LOS ANGELES, CA.- Jack Rutberg Fine Arts
in Los Angeles presents an expansive exhibition titled "Letters from Los Angeles: Text in Southern California Art" which includes works by more than thirty contemporary L.A.-based artists who incorporate elements of words and letters in their work. Co-curated by Aldis Browne and Jack Rutberg. The exhibition runs through Saturday, December 22nd at Jack Rutberg Fine Arts, located at 357 North La Brea Avenue.
L.A.'s association with typography in the visual arts is perhaps unique. Text has historically been ubiquitous on the city's streets with political and gang graffiti, and L.A.s ever-present billboards that surfaced as far back as the onset of Southern California's car culture and highway system.
While other cities are represented by monumental structures such as New York's Empire State building, the Acropolis in Athens, Big Ben in London and the Eiffel Tower in Paris, L.A.'s most prominent symbols are text most iconic is the Hollywood Sign, along with the great movie studio logos of MGM, 20th Century Fox, Warner Brothers, etc, which have been familiar to billions of people in each generation around the world for nearly a century. So it is perhaps understandable that Los Angeles has a pronounced affinity for the usage of text in the visual arts which distinguishes it from its historic precedents.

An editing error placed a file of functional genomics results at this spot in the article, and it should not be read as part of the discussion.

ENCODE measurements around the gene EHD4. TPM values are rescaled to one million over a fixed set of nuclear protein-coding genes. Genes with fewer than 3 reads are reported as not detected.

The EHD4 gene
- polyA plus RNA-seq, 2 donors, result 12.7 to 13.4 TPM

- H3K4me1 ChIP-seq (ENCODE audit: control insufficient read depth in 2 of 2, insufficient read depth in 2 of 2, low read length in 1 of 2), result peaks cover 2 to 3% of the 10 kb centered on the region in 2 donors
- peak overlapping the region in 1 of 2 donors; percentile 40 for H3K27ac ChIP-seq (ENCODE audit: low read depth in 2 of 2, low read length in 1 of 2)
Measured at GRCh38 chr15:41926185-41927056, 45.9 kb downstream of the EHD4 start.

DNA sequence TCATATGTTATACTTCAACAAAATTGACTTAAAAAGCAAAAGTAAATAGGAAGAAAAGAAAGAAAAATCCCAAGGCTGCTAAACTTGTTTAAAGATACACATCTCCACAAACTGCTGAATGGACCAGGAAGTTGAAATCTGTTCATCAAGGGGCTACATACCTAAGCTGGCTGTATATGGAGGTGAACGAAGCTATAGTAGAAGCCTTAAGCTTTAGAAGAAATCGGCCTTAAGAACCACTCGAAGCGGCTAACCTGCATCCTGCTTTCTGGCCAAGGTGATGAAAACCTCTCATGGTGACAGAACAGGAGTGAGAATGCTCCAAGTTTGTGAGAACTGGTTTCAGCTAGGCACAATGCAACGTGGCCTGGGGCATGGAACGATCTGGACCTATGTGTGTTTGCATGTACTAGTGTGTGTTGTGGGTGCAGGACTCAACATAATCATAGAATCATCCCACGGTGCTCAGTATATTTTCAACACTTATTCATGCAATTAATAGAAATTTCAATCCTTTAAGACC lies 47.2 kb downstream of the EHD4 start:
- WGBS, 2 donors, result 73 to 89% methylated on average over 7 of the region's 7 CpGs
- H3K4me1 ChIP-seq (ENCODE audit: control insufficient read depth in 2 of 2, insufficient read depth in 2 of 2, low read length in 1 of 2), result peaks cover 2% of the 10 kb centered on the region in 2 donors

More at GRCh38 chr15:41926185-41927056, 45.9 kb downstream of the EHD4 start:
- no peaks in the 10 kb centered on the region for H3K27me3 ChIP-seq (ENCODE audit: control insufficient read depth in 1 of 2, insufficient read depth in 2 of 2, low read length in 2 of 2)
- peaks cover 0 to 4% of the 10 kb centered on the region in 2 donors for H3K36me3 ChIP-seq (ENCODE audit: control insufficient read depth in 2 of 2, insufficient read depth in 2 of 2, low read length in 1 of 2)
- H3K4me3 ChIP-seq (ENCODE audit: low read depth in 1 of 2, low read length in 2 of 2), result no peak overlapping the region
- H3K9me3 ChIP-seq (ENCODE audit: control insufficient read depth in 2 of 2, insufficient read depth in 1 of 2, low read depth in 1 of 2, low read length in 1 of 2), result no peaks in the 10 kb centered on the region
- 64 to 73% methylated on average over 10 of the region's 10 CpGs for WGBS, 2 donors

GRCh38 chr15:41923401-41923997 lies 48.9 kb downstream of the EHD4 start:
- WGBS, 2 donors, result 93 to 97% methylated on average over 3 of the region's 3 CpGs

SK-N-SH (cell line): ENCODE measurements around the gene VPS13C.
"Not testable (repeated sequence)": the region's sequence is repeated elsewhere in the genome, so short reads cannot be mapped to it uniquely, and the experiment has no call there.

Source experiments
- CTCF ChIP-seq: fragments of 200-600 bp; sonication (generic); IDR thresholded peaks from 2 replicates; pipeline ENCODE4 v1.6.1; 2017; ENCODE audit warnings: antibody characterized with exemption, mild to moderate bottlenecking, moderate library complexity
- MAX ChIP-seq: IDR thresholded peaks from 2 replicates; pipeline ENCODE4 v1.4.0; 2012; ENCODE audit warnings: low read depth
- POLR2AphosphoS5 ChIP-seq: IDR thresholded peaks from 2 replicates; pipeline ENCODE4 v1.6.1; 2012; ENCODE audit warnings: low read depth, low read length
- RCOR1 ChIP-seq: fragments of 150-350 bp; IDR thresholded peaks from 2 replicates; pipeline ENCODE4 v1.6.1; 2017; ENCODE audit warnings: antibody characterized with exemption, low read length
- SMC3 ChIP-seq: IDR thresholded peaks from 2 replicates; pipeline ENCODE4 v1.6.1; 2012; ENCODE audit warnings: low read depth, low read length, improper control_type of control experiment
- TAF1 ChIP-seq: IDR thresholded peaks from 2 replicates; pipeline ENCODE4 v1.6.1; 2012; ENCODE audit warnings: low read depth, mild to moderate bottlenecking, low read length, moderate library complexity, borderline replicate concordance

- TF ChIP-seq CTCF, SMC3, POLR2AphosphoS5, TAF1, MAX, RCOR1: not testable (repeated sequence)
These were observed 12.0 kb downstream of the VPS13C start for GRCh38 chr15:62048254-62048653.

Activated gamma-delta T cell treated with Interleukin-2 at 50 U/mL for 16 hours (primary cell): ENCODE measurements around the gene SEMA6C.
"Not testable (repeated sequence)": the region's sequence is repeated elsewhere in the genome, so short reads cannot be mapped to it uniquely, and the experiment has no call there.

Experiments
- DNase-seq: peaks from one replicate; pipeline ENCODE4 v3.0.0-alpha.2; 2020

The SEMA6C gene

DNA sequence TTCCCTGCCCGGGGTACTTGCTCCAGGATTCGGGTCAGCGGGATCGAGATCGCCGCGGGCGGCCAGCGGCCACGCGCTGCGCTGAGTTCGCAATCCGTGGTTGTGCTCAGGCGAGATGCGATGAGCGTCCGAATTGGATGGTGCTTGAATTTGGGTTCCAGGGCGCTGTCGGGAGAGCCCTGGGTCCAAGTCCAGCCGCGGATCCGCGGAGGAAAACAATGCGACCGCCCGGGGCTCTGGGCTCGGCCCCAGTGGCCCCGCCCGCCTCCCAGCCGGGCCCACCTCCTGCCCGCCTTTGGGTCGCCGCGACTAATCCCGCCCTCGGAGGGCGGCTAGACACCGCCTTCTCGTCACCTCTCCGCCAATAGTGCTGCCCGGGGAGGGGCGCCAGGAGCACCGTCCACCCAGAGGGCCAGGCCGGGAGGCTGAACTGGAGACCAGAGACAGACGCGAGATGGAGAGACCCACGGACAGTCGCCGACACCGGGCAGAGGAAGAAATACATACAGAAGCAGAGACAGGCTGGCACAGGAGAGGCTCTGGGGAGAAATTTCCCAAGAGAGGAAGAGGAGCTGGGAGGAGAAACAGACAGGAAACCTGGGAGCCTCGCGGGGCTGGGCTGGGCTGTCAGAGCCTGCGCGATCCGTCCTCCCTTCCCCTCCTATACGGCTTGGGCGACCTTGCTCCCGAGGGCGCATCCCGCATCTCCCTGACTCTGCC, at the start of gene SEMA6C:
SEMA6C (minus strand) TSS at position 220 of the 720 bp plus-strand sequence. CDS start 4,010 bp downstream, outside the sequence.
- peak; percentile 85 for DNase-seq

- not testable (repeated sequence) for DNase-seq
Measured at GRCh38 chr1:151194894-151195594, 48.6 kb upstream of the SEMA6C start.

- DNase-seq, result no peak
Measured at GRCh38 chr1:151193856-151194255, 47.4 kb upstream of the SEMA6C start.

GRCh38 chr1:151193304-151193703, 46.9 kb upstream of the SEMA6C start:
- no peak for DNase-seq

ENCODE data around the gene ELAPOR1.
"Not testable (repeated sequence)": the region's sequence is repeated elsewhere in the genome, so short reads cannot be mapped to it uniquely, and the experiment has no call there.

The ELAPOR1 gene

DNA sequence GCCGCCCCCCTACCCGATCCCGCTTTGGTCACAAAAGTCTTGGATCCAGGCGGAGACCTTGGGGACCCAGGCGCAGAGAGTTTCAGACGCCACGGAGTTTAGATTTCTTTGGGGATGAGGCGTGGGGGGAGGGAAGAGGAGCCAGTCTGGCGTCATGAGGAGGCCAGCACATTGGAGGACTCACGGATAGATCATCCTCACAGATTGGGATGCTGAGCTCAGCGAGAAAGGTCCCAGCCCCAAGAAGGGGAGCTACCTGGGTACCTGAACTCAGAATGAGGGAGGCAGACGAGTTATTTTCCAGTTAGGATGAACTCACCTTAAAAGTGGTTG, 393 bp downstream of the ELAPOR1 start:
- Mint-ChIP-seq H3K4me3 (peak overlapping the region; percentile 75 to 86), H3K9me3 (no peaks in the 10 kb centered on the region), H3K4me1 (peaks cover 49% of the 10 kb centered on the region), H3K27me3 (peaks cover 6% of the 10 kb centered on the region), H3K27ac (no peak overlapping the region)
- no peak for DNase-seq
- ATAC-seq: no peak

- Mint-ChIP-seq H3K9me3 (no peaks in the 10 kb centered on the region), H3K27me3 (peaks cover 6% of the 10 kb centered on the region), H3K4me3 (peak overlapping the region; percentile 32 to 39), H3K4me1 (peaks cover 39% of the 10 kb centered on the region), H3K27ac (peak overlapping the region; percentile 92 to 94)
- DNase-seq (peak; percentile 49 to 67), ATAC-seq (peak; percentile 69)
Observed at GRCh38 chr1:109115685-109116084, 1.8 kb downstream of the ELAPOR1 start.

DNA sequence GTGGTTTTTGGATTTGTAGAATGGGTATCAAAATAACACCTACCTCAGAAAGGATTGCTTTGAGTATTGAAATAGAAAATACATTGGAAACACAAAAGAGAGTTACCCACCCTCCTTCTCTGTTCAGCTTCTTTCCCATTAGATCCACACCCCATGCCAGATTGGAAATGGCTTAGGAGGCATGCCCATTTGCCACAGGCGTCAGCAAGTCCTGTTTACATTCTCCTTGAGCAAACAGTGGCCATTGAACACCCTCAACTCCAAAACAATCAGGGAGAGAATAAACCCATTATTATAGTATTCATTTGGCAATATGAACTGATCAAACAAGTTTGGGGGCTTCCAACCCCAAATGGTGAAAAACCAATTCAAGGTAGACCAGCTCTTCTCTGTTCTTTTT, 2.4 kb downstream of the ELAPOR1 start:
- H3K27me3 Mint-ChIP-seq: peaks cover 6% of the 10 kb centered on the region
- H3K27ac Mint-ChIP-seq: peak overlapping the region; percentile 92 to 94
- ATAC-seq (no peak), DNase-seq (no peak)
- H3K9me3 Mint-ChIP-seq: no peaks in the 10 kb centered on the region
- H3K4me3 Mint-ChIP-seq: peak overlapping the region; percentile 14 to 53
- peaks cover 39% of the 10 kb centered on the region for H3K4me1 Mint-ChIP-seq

Typography in modern art first surfaced in the last decades of the 19th century when artists such as Toulouse-Lautrec, Cheret and Steinlen portrayed the demi-monde of Paris and in the process celebrated specific cafes, performers and liquors and other commercial products. Later, the abstract use of typography appeared in many art movements of the 20th century, from the Russian Constructivists and Bauhaus, Dada, Surrealists and Pop art movements.
The contemporary artists featured in this Letters from Los Angeles exhibition have used text in extraordinarily diverse ways: immortalizing L.A.'s signs, streets and gas stations, using comic book captions to convey dramatic angst, juxtaposing text with appropriated images, framing collages with wry observations and titles, employing the power of language to pose disquieting comments in conceptual works; surrealist re-configuring of old prints and clippings with snatches of verse and prose. The range of approaches is as individual as the artists themselves. The vast and diverse ways Southern California artists incorporate words, numerals and text into their compositions reflects an aesthetic that might be seen as a logical antecedent to the current spotlight on contemporary-graffiti and tattoo art.
Artists included in "Letters from Los Angeles: Text in Southern California Art" are: Lita Albuquerque, John Baldessari, Bill Barminski, Wallace Berman, Chris Burden, Hans Burkhardt, Huguette Caland, Doug Edge, Mark X Farina, Jud Fine, Llyn Foulkes, Eve Fowler, Gajin Fujita, Scott Grieger, Mark Steven Greenfield, Raul Guerrero, George Herms, Dennis Hopper, Ed Kienholz, Barbara Kruger, Lynn Hanson, Charles LaBelle, Mark Licari, Michael C. McMillen, Jim Morphesis, Bruce Nauman, Stas Orlovski, David Allan Peters, Paulin Paris, Raymond Pettibon, Lari Pittman, Ken Price, Bruce Richards, Ed Ruscha, Richard Shelton, Alexis Smith, J. Michael Walker, Gordon Wagner, Tom Wudl and others.